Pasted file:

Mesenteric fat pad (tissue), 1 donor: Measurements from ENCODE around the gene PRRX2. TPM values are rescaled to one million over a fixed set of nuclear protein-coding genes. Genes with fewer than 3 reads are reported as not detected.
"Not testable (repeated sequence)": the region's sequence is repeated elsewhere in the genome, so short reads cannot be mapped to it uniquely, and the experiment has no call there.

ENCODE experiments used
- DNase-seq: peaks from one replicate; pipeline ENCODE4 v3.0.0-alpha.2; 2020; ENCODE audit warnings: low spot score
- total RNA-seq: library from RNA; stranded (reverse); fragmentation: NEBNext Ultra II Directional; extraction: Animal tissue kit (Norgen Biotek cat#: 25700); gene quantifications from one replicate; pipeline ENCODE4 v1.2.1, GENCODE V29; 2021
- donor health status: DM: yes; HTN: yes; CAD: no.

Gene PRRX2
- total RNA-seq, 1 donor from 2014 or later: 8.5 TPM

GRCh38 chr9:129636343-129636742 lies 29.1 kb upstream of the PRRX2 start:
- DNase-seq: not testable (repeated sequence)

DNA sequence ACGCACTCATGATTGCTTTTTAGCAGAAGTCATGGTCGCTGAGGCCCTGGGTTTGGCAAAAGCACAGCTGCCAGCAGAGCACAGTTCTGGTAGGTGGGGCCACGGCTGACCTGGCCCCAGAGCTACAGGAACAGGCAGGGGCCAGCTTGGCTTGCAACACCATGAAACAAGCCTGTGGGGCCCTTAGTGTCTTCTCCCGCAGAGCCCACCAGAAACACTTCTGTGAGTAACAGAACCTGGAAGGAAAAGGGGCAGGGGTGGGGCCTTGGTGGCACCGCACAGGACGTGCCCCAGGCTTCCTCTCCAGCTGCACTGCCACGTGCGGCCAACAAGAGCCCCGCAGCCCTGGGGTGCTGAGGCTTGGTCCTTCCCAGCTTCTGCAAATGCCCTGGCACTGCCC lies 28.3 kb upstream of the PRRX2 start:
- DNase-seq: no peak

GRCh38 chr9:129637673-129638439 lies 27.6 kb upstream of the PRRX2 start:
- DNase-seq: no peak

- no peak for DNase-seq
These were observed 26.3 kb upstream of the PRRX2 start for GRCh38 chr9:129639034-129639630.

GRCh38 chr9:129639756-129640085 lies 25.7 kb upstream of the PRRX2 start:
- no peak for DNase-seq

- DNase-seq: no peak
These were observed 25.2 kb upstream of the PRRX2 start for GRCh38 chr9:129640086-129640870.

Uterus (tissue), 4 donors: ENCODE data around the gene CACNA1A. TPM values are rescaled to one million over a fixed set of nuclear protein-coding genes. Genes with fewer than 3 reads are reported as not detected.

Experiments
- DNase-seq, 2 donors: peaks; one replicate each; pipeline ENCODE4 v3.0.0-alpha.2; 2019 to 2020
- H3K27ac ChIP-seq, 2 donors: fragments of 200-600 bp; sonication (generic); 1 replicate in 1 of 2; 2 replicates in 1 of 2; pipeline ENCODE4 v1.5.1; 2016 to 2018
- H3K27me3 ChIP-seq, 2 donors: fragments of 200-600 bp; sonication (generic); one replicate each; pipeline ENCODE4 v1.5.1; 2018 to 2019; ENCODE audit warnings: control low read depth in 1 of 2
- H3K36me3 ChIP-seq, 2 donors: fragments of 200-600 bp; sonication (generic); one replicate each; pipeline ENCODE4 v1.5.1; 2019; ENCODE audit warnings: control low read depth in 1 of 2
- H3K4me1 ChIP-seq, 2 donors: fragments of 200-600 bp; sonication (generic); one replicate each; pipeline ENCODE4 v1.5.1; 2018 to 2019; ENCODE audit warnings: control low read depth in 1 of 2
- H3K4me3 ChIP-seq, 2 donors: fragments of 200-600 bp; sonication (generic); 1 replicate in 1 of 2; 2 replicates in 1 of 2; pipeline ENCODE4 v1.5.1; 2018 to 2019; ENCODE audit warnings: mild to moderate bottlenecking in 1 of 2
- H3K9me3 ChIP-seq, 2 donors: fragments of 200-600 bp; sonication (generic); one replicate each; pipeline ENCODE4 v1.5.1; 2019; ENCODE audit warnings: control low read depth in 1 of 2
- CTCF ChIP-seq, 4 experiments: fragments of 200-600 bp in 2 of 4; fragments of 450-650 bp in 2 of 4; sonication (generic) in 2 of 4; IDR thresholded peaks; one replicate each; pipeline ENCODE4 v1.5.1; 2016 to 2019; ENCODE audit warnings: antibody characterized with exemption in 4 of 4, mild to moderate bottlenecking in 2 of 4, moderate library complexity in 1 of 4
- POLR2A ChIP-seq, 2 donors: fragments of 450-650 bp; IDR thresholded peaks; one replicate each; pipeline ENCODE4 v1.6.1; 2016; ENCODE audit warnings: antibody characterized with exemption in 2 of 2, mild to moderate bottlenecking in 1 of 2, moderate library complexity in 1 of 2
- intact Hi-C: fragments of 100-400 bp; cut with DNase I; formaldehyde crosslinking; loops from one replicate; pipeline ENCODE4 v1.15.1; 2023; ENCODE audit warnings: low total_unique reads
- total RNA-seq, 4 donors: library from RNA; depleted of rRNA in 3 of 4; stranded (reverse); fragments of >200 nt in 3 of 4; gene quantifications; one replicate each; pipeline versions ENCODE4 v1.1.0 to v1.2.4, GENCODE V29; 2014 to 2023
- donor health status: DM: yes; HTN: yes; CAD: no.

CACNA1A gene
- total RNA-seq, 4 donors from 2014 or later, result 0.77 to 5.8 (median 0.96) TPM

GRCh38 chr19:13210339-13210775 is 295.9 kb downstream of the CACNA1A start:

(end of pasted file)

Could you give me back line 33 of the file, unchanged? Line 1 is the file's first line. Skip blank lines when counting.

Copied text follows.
- total RNA-seq, 4 donors: library from RNA; depleted of rRNA in 3 of 4; stranded (reverse); fragments of >200 nt in 3 of 4; gene quantifications; one replicate each; pipeline versions ENCODE4 v1.1.0 to v1.2.4, GENCODE V29; 2014 to 2023